To suggest I’m out on a limb here would be to understate the situation. This website and its three sister websites (see lower left) outline the details of an alternative theory of evolution based upon all three of Darwin’s theories of evolution integrated with an understanding of the relevance of recent discoveries in neuropsychology. This theory began when I hypothesized that we evolved within matrifocal societies driven by runaway sexual selection choosing cooperative, dancing males, following a neotenous trajectory. In my readings I had discovered that brains have been growing smaller for many thousands of years as we’ve turned patrifocal. I looked for evidence that there are males alive today, males that would be examples of an ancient matrifocal larger brain type with difficulty speaking, having been wired for gesture. I discovered that many autistic males have larger brains.

I immersed myself in the neuropsychological literature surrounding these issues. This was ten years ago. Geschwind and Galaburda’s Cerebral Lateralization opened the door. Reading Geschwind and several hundred additional books and papers, I discovered details revolving around that fact that at six weeks before birth, the mother’s testosterone level sets the testosterone levels of her children, establishing their maturation rate for life.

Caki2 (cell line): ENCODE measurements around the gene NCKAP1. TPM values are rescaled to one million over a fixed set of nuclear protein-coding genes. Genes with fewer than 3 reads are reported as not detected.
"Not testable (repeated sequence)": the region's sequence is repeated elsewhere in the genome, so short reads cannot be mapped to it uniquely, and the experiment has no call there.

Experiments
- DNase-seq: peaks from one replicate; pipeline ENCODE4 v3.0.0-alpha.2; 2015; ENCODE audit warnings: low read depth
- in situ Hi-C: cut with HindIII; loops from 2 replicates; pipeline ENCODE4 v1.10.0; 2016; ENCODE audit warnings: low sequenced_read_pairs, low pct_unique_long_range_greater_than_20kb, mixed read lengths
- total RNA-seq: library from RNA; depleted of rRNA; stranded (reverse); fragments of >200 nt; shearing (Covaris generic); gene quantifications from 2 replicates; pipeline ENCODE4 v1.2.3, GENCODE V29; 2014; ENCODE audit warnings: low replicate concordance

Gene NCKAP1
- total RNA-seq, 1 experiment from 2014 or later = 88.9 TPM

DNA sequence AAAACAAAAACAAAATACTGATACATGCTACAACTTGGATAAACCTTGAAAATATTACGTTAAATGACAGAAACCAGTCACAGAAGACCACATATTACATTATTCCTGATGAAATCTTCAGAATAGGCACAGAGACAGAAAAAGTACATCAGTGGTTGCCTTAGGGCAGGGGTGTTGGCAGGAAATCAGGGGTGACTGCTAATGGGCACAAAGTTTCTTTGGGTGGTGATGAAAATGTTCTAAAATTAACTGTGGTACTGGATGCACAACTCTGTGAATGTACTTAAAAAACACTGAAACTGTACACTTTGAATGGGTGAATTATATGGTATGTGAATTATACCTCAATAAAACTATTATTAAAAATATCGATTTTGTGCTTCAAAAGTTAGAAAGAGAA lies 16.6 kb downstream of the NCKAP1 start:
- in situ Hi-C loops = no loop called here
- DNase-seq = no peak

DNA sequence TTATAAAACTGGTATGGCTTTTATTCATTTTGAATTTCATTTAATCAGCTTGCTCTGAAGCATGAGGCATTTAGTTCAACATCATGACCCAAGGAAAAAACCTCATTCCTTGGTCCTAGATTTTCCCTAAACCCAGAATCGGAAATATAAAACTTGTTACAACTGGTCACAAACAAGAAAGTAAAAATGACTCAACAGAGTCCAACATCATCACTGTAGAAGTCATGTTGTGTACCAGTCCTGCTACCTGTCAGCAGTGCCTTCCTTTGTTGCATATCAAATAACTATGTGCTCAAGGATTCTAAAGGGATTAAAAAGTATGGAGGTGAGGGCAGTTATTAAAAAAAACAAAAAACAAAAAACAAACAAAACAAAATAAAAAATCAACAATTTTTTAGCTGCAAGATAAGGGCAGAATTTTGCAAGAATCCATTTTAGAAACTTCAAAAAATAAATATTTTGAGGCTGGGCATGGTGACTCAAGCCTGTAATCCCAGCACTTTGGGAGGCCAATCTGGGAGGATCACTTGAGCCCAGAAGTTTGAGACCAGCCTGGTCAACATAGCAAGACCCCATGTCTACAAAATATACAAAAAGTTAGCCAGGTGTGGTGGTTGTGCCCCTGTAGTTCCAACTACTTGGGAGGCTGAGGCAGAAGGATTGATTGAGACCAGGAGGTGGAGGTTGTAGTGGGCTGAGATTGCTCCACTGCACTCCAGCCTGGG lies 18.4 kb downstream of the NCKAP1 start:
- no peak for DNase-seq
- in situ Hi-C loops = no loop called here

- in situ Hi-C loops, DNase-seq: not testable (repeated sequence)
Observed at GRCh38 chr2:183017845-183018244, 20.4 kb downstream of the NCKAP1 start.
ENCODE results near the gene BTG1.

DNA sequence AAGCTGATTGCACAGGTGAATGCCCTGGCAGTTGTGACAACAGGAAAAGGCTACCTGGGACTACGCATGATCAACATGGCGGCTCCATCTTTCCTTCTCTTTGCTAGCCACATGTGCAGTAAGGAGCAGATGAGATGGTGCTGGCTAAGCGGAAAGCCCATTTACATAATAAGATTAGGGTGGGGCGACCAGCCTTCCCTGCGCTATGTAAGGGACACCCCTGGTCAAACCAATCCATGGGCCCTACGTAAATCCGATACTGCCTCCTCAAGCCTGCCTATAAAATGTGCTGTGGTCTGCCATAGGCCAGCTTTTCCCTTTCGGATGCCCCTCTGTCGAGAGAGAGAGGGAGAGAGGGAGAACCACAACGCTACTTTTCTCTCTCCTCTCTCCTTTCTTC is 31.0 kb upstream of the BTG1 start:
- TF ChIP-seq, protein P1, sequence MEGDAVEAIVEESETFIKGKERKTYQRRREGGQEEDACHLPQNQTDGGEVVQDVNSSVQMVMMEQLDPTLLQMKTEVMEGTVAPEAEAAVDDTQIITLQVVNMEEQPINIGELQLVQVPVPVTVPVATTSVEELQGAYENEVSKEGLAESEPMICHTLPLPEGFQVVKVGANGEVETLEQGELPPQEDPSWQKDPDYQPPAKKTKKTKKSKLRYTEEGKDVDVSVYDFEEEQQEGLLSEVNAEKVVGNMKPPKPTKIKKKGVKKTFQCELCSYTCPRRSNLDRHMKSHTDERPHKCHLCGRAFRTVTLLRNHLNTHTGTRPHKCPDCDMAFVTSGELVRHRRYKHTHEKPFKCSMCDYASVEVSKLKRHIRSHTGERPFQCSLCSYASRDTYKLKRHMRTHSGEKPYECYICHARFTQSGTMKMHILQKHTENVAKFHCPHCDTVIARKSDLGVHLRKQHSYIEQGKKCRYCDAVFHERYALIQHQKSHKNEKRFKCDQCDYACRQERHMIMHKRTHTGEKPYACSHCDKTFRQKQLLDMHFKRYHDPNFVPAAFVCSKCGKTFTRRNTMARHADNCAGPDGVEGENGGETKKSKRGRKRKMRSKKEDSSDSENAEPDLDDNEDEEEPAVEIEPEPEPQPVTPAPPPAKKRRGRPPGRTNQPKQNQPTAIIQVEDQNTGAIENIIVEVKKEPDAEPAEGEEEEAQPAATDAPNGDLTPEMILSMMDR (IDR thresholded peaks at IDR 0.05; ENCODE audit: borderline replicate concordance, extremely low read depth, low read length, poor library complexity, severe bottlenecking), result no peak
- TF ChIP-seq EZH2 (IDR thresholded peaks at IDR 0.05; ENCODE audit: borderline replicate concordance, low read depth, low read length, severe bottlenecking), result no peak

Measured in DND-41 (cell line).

It became clear that at this seminal moment in existence, ontogeny, society and biology converge. I matched up nineteenth-century theories of heterochrony or the studies of the rate and timing of maturation and development of individuals and their effects upon evolution with a 21st century understanding of the effects of hormones upon ontogeny. Integral to making this connection between 19th and 21st centuries is noting the central position of sexual selection and social structure mediating the effects that hormones have upon evolution.